If you are charged with DWI, and have a record with one or more DWI convictions, then you could face harsher penalties. One important aspect in determining how much your record could hurt you depends on the timing of the conviction(s). If you have a conviction within the past 7 years prior to the date of the alleged DWI offense, it is considered a grossly aggravating factor. If, however, the conviction occurred outside of this 7-year time frame, it is simply considered an aggravating factor.
It is important to note that each individual DWI on your record is counted as a grossly aggravating or aggravating factor. For instance, if you have one DWI conviction from 5 years ago, and you have one DWI from 6 years ago, you have two grossly aggravating factors.
Based on the number of grossly aggravating, aggravating, and mitigating factors in your case, you will be assigned a level at which you will be punished. There are six levels, from Level 5 (the lowest), to Aggravated Level 1 (the highest.) Each level has a range of punishments that can be imposed. Once you are assigned a level, the judge uses his or her discretion to determine where your case falls within that range for that level.
For example, if you have a grossly aggravating factor, you automatically are bumped up to Level 2. No amount of mitigating factors can get you below a Level 2, but mitigating factors may convince the judge that a lower amount of punishment should be given from the Level 2 range of punishment. If you have two grossly aggravating factors, you will automatically go to Level One, and if you have three or more grossly aggravating factors, you will automatically go to Aggravated Level One. It is important to recognize that there are other grossly aggravating factors, but the grossly aggravating we see most commonly is a previous DWI within the past 7 years.
If you don't have any grossly aggravating factors in your case, then the judge is to balance the aggravating and mitigating factors that are in your case. If the aggravating factors substantially outweigh the mitigating factors, then you will be sentenced as a Level 3. If the aggravating factors and mitigating factors balance out, or there are no factors in your case, you are sentenced as a Level 4. Finally, if the mitigating factors outweigh the aggravating factors, then you are sentenced as a Level 5. These lower levels of punishment have less harsh punishment than the higher levels, and judges can use mitigating factors to get defendants put in lower levels of punishment.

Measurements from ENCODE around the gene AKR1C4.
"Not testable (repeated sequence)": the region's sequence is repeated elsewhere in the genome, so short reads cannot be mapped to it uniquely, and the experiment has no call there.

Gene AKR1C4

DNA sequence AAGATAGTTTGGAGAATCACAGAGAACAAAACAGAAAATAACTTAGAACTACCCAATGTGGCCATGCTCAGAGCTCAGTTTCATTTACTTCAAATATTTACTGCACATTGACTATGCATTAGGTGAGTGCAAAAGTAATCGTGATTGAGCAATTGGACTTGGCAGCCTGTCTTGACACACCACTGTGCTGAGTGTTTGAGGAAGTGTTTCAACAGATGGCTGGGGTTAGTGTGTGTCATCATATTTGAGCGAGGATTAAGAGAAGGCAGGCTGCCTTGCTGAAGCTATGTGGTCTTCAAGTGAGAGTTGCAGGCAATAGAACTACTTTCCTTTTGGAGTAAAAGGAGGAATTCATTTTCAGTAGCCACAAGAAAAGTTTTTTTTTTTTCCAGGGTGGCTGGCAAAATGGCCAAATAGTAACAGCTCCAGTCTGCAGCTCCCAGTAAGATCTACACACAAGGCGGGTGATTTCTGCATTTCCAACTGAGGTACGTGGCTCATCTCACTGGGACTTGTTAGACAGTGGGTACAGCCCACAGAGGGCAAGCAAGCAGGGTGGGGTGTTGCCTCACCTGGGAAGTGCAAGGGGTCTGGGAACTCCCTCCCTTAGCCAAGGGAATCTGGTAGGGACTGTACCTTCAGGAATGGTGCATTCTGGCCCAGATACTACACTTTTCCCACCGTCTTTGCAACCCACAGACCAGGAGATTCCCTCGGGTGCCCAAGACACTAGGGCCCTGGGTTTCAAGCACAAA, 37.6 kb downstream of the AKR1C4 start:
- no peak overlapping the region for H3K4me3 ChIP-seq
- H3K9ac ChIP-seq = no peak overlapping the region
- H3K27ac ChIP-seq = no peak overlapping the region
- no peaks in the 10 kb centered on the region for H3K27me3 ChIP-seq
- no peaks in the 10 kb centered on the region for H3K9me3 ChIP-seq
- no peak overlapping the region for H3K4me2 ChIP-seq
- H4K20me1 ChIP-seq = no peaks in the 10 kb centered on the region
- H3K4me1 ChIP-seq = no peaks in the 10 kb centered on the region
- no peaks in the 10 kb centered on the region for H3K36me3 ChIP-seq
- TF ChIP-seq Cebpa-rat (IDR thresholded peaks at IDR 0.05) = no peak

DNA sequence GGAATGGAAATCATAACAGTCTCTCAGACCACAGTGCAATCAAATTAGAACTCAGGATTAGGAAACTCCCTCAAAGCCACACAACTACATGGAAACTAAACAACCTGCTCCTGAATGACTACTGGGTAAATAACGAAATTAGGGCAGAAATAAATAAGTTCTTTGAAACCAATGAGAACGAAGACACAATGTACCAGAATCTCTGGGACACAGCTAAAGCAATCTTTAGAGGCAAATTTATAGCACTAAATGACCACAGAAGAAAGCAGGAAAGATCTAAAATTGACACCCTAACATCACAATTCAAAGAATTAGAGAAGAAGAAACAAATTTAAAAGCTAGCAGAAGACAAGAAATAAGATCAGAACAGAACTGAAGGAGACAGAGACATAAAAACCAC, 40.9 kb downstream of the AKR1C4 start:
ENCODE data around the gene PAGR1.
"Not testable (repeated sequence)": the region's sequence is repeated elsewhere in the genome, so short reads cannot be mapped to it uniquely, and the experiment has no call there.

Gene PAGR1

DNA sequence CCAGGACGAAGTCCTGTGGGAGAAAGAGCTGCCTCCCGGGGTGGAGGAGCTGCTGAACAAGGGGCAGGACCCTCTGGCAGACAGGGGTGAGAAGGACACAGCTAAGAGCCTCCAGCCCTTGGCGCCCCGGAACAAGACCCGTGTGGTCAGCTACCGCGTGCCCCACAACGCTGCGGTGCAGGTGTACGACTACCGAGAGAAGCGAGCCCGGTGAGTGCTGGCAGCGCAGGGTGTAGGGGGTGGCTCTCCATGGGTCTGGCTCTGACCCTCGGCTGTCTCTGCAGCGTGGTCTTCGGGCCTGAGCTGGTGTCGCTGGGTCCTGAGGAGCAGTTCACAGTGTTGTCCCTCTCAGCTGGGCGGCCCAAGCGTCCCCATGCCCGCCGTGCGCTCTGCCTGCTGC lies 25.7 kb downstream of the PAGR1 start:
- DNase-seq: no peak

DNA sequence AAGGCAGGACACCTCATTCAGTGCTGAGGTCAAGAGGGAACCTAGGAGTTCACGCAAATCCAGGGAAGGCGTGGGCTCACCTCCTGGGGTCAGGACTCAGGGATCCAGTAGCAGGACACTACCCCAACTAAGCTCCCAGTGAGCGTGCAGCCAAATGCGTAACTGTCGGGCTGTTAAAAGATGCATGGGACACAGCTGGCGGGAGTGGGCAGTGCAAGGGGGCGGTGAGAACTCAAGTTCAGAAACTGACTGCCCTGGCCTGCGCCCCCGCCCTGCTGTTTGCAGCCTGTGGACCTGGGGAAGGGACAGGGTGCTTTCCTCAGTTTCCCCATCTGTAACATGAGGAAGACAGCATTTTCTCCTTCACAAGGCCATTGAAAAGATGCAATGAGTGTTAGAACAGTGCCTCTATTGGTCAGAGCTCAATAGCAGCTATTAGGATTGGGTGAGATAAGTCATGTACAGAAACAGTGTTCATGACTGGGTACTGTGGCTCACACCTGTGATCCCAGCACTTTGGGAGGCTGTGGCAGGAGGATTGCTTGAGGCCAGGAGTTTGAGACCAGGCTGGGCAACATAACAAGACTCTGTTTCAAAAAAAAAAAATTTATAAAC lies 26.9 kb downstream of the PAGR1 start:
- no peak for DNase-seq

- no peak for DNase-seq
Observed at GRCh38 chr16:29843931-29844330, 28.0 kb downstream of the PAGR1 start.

The punishments vary a great deal in severity. If you receive the lowest level of punishment in Level 5, then you can receive 24 hours of community service and a fine of less than $200. On the other hand, if you are sentenced at Aggravated Level One, and receive the highest level of punishment in Aggravated Level One, then you could be facing three years in jail and a fine of $10,000. Obviously, 24 hours of community service is a much better sentence than 3 years in jail, and a fine of less than $200 is much easier to pay than one of $10,000.
A special category exists for those who have had 3 DWIs in the past 10 years. For the fourth time, it becomes very serious. Then you are charged with Habitual DWI, which is a Class F felony. Upon conviction, the person must be sentenced to at least 12 months in custody, and that number could go much higher, depending on the previous convictions on the person's record. Needless to say, this is a very serious charge to deal with. When you have a felony, you face consequences beyond jail. A felony show up in background checks, and frankly, many businesses just won't hire felons. Felons are also not allowed to own firearms in North Carolina. These, and other restrictions can have huge effects for your lifestyle and for your liberties.
Of course, this is a drastic simplification of the law to help you understand how the sentencing system works, and to demonstrate how a prior DWI can effect your sentencing. If you have questions about how the law applies in your own case, only a licensed attorney can provide legal advice about your situation. Facts and circumstances vary from case to case, so you need to talk with your attorney about your case. A DWI attorney can advise you as to whether you should try or plead your case, and what kind of punishment you could expect if convicted. He or she can also attempt to help you receive a lower level of punishment if you are convicted.